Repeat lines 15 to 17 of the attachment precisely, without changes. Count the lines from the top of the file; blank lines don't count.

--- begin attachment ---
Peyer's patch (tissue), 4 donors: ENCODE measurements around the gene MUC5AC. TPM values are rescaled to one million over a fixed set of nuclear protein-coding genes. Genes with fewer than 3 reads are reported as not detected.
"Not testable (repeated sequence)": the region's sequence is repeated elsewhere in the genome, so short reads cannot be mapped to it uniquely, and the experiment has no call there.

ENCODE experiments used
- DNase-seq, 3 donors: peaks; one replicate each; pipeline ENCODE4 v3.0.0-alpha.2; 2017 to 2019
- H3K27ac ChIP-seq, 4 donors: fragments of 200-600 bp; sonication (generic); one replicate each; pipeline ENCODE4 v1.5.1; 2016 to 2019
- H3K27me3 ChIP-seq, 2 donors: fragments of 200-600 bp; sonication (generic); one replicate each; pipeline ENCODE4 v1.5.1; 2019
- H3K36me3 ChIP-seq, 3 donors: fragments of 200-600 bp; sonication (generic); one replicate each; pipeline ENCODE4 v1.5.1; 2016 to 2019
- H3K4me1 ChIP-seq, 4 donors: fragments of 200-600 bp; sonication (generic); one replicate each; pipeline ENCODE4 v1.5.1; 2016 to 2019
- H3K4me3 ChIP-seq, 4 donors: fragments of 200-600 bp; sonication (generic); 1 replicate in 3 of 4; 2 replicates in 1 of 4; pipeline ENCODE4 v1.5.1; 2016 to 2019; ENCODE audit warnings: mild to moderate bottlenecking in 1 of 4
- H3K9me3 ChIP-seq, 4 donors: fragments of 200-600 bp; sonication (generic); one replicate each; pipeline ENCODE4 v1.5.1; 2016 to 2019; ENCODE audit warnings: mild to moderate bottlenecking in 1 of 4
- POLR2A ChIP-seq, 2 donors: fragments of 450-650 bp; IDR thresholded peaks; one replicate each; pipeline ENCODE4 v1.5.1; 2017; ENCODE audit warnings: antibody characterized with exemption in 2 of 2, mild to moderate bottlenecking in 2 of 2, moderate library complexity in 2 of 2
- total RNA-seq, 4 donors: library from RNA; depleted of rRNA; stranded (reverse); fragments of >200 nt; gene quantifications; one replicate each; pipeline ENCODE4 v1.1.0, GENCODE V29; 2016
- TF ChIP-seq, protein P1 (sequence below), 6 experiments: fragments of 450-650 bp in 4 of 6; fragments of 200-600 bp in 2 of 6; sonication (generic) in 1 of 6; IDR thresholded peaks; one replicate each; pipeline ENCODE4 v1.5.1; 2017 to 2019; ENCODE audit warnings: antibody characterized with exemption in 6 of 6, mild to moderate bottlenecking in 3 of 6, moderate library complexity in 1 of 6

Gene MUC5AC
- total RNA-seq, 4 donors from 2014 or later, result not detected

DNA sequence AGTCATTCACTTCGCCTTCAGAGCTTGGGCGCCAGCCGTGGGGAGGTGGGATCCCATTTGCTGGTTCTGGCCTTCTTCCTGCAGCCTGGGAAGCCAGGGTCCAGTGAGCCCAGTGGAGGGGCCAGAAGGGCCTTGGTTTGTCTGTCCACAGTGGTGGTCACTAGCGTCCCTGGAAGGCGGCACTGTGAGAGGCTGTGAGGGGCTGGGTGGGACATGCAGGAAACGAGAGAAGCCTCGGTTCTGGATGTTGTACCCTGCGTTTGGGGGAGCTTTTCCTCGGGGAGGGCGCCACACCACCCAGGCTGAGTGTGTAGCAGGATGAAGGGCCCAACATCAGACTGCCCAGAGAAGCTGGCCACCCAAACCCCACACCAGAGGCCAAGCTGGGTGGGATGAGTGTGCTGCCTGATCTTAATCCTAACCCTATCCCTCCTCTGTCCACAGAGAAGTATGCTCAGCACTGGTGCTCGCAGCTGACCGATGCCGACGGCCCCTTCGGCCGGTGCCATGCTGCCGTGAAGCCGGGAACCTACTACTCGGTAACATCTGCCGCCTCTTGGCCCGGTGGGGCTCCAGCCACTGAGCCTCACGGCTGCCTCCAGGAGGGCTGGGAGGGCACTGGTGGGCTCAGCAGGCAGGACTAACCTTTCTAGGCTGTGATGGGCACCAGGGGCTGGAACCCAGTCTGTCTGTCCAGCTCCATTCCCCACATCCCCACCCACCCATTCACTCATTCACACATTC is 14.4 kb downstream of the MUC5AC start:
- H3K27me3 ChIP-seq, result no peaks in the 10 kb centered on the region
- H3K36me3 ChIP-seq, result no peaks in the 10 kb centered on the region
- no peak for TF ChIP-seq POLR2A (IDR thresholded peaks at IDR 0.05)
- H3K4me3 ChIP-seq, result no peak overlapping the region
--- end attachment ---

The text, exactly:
- total RNA-seq, 4 donors from 2014 or later, result not detected

DNA sequence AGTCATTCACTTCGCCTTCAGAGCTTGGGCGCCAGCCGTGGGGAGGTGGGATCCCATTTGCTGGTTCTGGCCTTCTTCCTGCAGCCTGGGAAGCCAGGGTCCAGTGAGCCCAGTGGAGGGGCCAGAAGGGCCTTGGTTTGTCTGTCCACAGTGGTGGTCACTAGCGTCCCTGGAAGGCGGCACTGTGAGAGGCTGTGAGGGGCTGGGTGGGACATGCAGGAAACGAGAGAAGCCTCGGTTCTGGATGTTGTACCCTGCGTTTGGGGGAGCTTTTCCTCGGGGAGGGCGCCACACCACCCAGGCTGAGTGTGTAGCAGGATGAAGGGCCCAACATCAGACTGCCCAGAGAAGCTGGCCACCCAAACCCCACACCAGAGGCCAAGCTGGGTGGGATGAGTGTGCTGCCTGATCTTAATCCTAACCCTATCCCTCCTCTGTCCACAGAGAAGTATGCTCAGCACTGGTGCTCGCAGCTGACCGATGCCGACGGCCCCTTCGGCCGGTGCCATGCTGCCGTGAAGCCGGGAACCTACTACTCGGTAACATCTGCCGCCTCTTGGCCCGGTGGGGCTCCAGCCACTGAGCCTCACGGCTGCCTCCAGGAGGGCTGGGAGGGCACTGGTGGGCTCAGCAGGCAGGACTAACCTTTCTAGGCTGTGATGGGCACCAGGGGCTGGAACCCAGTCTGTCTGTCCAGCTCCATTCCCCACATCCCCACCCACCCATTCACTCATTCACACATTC is 14.4 kb downstream of the MUC5AC start:
- H3K27me3 ChIP-seq, result no peaks in the 10 kb centered on the region